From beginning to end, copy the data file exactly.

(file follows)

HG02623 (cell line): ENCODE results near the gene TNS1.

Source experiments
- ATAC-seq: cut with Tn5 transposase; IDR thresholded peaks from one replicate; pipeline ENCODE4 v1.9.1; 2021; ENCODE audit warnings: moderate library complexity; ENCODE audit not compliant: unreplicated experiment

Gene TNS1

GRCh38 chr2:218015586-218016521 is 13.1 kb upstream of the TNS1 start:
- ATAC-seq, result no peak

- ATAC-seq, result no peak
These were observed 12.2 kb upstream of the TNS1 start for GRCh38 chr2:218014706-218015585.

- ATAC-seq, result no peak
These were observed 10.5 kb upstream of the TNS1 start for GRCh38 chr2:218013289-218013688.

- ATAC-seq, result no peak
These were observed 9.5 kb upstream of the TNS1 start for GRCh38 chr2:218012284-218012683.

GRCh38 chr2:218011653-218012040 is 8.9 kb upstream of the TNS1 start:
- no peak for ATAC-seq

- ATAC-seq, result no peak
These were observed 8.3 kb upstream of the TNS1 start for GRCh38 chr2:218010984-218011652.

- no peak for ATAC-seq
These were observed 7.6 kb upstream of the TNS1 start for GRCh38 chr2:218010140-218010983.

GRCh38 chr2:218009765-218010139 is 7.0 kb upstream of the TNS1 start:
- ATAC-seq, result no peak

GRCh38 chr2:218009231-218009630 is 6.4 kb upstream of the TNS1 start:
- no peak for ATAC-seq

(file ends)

HG02623 (cell line): ENCODE results near the gene TNS1.

Source experiments
- ATAC-seq: cut with Tn5 transposase; IDR thresholded peaks from one replicate; pipeline ENCODE4 v1.9.1; 2021; ENCODE audit warnings: moderate library complexity; ENCODE audit not compliant: unreplicated experiment

Gene TNS1

GRCh38 chr2:218015586-218016521 is 13.1 kb upstream of the TNS1 start:
- ATAC-seq, result no peak

- ATAC-seq, result no peak
These were observed 12.2 kb upstream of the TNS1 start for GRCh38 chr2:218014706-218015585.

- ATAC-seq, result no peak
These were observed 10.5 kb upstream of the TNS1 start for GRCh38 chr2:218013289-218013688.

- ATAC-seq, result no peak
These were observed 9.5 kb upstream of the TNS1 start for GRCh38 chr2:218012284-218012683.

GRCh38 chr2:218011653-218012040 is 8.9 kb upstream of the TNS1 start:
- no peak for ATAC-seq

- ATAC-seq, result no peak
These were observed 8.3 kb upstream of the TNS1 start for GRCh38 chr2:218010984-218011652.

- no peak for ATAC-seq
These were observed 7.6 kb upstream of the TNS1 start for GRCh38 chr2:218010140-218010983.

GRCh38 chr2:218009765-218010139 is 7.0 kb upstream of the TNS1 start:
- ATAC-seq, result no peak

GRCh38 chr2:218009231-218009630 is 6.4 kb upstream of the TNS1 start:
- no peak for ATAC-seq